Fishery researchers, engineering students work to build better eDNA collectors
Last month, Jessica Glass and two students departed for the Kenai Peninsula toting a tub full of items that looked like plastic children’s toys. Their plan for the six-day trip: Dunk them in Kasitsna Bay and see what happens.
It may sound like a quirky week at the beach, but Glass, an assistant professor at UAF’s College of Fisheries and Ocean Sciences, hopes their project will lead to a breakthrough in environmental DNA sampling.
The research team is looking for a better way to collect eDNA, which is found in trace amounts of biological material in bodies of water. By analyzing eDNA they can determine what organisms are present, from migrating salmon to invasive crabs to toxic algae.
Glass and her team are testing three 3D-printed designs for collecting those samples: a shallow cylinder, a sphere that looks like a wiffle ball, and a miniature rocket ship. Glass, CFOS graduate student Maris Goodwin, and UAF mechanical engineering students George Deal and Andrew Wilson created the rocket design, using an aquarium back in Fairbanks to test their prototype.
Commercial water samplers are available, but they can cost thousands of dollars. Glass wanted to find a less expensive approach.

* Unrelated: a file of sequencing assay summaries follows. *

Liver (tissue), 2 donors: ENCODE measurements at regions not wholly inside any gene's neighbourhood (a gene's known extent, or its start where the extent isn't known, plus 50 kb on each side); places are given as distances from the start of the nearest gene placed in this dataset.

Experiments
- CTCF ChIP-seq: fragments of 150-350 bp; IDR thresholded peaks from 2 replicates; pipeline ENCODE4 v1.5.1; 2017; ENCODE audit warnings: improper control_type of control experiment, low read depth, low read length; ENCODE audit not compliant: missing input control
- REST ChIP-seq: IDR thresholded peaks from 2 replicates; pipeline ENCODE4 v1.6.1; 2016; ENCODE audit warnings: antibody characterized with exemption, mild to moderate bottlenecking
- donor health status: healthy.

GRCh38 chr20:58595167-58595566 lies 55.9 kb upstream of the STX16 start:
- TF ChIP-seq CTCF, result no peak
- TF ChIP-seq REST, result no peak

“To my knowledge, nothing exists like this,” she said. “To have something made by two undergrads that costs maybe $5, it just shows how much you can do without a lot.”
Glass and two students – lab manager Amy Whitney and incoming CFOS freshman Franchezca Correa – tested the prototypes by deploying 108 samples from kayaks during a six-day visit to Kasitsna Bay in late June. The testing trip was funded by the Alaska Established Program to Stimulate Competitive Research, known as EPSCoR.
The research team will spend the rest of the summer analyzing those samples, seeing which designs work best and whether they’re viable for collecting eDNA.
A simple working design would be a boon for gathering samples, Glass said, allowing students and volunteers to help collect data throughout Alaska.
“There are so many applications for passive sampling – you can put them under the sea ice, you can leave them in the river.” she said. “From a citizen science perspective, I think this would have a lot of utility.”